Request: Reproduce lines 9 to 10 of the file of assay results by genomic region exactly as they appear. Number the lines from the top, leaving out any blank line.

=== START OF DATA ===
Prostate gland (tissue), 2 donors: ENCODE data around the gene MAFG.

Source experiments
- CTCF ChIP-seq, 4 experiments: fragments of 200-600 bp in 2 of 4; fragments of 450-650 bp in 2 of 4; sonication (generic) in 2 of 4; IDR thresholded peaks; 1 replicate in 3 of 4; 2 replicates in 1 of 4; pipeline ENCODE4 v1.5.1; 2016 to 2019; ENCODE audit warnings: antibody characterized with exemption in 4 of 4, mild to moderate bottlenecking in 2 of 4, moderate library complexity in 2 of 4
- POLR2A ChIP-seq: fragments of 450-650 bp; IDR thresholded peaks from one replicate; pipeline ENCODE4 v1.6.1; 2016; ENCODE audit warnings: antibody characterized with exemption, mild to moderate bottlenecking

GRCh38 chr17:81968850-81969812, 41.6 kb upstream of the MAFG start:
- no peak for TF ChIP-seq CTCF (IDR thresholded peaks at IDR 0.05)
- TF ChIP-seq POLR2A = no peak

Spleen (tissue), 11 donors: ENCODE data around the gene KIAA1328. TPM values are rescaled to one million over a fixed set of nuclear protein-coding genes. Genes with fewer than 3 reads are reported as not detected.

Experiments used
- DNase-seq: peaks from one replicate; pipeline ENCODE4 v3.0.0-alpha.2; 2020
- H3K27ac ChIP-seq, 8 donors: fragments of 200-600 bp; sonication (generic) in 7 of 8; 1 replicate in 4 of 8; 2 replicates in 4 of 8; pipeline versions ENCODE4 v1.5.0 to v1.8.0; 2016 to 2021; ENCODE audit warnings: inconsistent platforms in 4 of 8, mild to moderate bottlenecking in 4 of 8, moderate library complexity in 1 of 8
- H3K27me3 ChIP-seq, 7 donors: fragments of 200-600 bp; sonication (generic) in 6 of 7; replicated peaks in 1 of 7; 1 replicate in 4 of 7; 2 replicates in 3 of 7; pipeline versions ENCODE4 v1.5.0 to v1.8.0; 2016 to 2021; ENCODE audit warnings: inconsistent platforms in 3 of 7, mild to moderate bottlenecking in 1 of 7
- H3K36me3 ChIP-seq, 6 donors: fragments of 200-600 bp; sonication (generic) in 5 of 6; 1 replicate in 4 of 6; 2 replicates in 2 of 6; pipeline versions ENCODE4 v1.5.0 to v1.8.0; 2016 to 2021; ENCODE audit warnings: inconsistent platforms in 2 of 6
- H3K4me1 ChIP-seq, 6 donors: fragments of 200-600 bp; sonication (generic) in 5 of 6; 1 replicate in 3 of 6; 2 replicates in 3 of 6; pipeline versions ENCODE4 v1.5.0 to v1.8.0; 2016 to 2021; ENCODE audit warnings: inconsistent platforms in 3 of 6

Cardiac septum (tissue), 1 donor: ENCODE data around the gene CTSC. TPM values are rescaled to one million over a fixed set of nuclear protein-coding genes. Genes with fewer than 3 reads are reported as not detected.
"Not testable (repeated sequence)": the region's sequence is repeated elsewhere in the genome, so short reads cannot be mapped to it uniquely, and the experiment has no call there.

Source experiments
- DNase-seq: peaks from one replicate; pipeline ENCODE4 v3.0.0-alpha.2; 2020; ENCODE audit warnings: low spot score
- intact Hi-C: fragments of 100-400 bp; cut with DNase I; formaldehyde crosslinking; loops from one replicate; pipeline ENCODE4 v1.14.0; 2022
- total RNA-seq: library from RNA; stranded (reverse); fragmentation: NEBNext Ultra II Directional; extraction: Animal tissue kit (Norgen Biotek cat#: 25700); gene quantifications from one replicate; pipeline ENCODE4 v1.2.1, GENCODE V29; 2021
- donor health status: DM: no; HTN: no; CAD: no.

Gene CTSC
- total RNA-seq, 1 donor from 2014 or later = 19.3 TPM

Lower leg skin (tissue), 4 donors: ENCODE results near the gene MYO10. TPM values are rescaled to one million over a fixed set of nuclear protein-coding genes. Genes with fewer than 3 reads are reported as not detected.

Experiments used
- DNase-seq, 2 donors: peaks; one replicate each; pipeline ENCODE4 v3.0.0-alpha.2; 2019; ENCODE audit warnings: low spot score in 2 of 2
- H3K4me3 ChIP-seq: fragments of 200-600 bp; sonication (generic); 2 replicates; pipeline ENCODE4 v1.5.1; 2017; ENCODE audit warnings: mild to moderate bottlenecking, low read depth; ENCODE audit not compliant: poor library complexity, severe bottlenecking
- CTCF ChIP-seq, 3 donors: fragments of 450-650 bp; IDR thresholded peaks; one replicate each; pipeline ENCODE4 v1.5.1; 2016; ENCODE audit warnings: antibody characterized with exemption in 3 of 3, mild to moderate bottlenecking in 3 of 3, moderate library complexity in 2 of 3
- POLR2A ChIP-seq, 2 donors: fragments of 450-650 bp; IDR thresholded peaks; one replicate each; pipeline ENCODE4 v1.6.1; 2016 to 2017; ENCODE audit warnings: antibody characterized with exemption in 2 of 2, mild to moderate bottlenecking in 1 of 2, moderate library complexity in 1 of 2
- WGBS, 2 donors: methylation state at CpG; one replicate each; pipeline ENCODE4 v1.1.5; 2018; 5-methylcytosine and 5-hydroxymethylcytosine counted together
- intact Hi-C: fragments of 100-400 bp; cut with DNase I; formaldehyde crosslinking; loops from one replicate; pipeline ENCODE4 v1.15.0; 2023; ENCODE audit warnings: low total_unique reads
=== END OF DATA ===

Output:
Experiments used
- DNase-seq: peaks from one replicate; pipeline ENCODE4 v3.0.0-alpha.2; 2020